Marjorie Florence Lawrence (1907–1979)
Marjorie Florence Lawrence, an Australian native and star soprano with the Metropolitan Opera Company of New York City, became an exemplar for endurance when she rebuilt her career after being stricken by poliomyelitis (commonly known as polio). Despite the professional opinion that she would never sing again, she started over, first by singing from a wheelchair or platform, and then by managing to stand and sing. The subject of an Oscar-winning motion picture, Interrupted Melody, she later taught at Sophie Newcomb College at Tulane University and for an extended time at Southern Illinois University (SIU) at Carbondale. Beginning in 1941, Lawrence lived outside of Hot Springs (Garland County) and held summer opera coaching sessions at her ranch, Harmony Hills, which advanced the cause of classical music in Arkansas.
Marjorie Lawrence was born on February 17, 1907, at Dean’s Marsh, Victoria, Australia, the fifth of six children of William and Elizabeth Lawrence. After graduating from the local school, she traveled to Melbourne without her father’s permission to study voice with Ivor Boustead. After winning a vocal contest, she studied for three years under Cécile (Madame Dinh) Gilly in Paris, France. In 1932, she made her debut in Monte Carlo as a dramatic soprano, singing Elisabeth in Richard Wagner’s Tannhauser. After more performances at Lille and Nantes, she arrived at the Paris Opera, making her debut there on February 25, 1933, as Ortrud, a mezzo role, in Richard Wagner’s Lohengrin. She then moved back into dramatic soprano roles, singing Brunnhilde in Die Walkure and Gotterdammerung, as well other French and Italian soprano roles. She also recorded for Voix de son maitre (His Master’s Voice). Particularly notable was her rendition of the final scene from Richard Strauss’s Salome, which she sang in Oscar Wilde’s original French text.
On December 18, 1935, she made her debut at the Metropolitan Opera House in New York, where she soon became a fixture, singing every season until 1940–41. On January 12, 1936, the astonished audience watched when, at the end of Gotterdammerung, she leaped upon her horse and rode into the fires of Siegfried’s funeral pyre. Critics praised her performance of Rachel in Halevy’s La Juive. Lawrence was also busy on the concert circuit; she returned to Australia for a concert tour and also performed at the Teatro Colon in Buenos Aires, Argentina.
On March 29, 1941, she married Dr. Thomas King, a young physician in New York City. Three months later, while rehearsing in Mexico City, she collapsed. Her husband rushed her to Hot Springs in hopes of alleviating her constant pain. First treated at St. Joseph’s Hospital by Dr. George B. Fletcher, she improved to the point that she could go by ambulance daily to the Maurice Bathhouse. It was Fletcher who determined that she had been stricken by polio. Faced with the possibility of nearly total disability, the couple bought a home, which they later named Harmony Hills, from Mary Hedrick that was located on some 500 acres outside of Hot Springs. It remained Lawrence’s home for most of her life, and there she wrote, “We have discovered the real joys of living.”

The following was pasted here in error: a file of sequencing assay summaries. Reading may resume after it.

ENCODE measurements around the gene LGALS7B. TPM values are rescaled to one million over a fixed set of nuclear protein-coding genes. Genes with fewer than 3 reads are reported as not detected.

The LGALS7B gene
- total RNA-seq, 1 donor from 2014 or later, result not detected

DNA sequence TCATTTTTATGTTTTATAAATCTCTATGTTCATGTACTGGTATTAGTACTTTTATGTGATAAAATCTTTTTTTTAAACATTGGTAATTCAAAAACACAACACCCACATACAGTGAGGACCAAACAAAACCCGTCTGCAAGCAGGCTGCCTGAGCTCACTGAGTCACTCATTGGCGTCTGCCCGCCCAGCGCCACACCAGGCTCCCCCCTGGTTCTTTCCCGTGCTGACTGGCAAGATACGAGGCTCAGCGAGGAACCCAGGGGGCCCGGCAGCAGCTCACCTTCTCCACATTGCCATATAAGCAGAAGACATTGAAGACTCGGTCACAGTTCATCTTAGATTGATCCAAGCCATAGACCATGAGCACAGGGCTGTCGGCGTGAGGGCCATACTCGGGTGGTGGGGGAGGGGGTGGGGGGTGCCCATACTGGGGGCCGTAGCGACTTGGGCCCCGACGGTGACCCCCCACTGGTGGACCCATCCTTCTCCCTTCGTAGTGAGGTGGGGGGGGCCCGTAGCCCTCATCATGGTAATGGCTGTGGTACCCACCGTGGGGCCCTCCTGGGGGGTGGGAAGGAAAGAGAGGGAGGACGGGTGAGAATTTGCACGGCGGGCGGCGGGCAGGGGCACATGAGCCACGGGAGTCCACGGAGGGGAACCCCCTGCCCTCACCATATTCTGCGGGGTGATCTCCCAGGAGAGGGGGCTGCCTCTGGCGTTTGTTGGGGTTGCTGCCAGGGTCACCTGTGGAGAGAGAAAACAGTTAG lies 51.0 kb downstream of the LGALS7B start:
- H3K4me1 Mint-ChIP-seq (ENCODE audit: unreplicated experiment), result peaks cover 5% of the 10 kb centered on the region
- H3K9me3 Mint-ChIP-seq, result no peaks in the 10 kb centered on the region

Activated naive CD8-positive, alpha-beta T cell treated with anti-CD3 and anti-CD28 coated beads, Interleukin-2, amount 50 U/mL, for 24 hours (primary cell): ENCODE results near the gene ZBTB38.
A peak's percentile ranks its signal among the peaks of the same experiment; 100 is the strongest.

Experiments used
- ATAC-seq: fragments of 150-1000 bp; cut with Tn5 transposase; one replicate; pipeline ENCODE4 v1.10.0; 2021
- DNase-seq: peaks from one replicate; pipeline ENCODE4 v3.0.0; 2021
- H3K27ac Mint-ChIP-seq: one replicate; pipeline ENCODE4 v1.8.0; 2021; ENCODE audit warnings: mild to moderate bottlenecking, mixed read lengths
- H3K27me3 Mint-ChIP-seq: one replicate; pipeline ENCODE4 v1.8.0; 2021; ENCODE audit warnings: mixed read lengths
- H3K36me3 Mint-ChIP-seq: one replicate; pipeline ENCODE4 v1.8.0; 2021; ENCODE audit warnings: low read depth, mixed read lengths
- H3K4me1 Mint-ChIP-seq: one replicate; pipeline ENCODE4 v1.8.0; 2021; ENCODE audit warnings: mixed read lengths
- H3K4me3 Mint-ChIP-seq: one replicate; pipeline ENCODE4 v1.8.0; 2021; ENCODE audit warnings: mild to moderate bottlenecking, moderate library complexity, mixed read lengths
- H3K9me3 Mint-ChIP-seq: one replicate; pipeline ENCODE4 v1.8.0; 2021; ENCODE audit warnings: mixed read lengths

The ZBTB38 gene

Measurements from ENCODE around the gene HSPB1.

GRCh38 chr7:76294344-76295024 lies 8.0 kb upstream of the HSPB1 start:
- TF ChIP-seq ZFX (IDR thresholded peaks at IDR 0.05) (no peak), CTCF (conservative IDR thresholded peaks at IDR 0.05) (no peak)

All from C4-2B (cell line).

In hopes of improving her condition, the couple consulted Sister Elizabeth Kenny, an international figure in polio-recovery practices. While Lawrence was being treated by her in Minneapolis, Minnesota, Dr. King learned how to care for Lawrence. One byproduct of these sessions was that Lawrence began to recover the use of her vocal cords. Her first public appearance came on December 21, 1941, at the First Christian Church in Miami, Florida, where the couple had gone for the winter.
Lawrence then worked at rebuilding her career, first on radio in 1942, where, of course, her wheelchair-bound condition was unimportant, and then at a Metropolitan Opera Guild luncheon and at a Town Hall recital. On December 27, 1942, she returned to the Metropolitan, singing from a couch the role of Venus in Wagner’s Tannhauser. She performed in concerts extensively and, in 1943, sang the very demanding role of Isolde in Wagner’s Tristan und Isolde in Montreal, with Sir Thomas Beecham conducting. A single Metropolitan performance followed in 1944, but General Manager Edward Johnson (who had partnered Arkansas’s Mary Lewis in her operatic debut at the house in 1926), considered a wheelchair-bound Isolde to be “unsightly.” Support, however, came from President Franklin Delano Roosevelt in 1943: “From an old veteran to a young recruit—my message to you is—‘Carry on!’” She sang “The Star-Spangled Banner” at his 1945 inauguration and later met privately with him.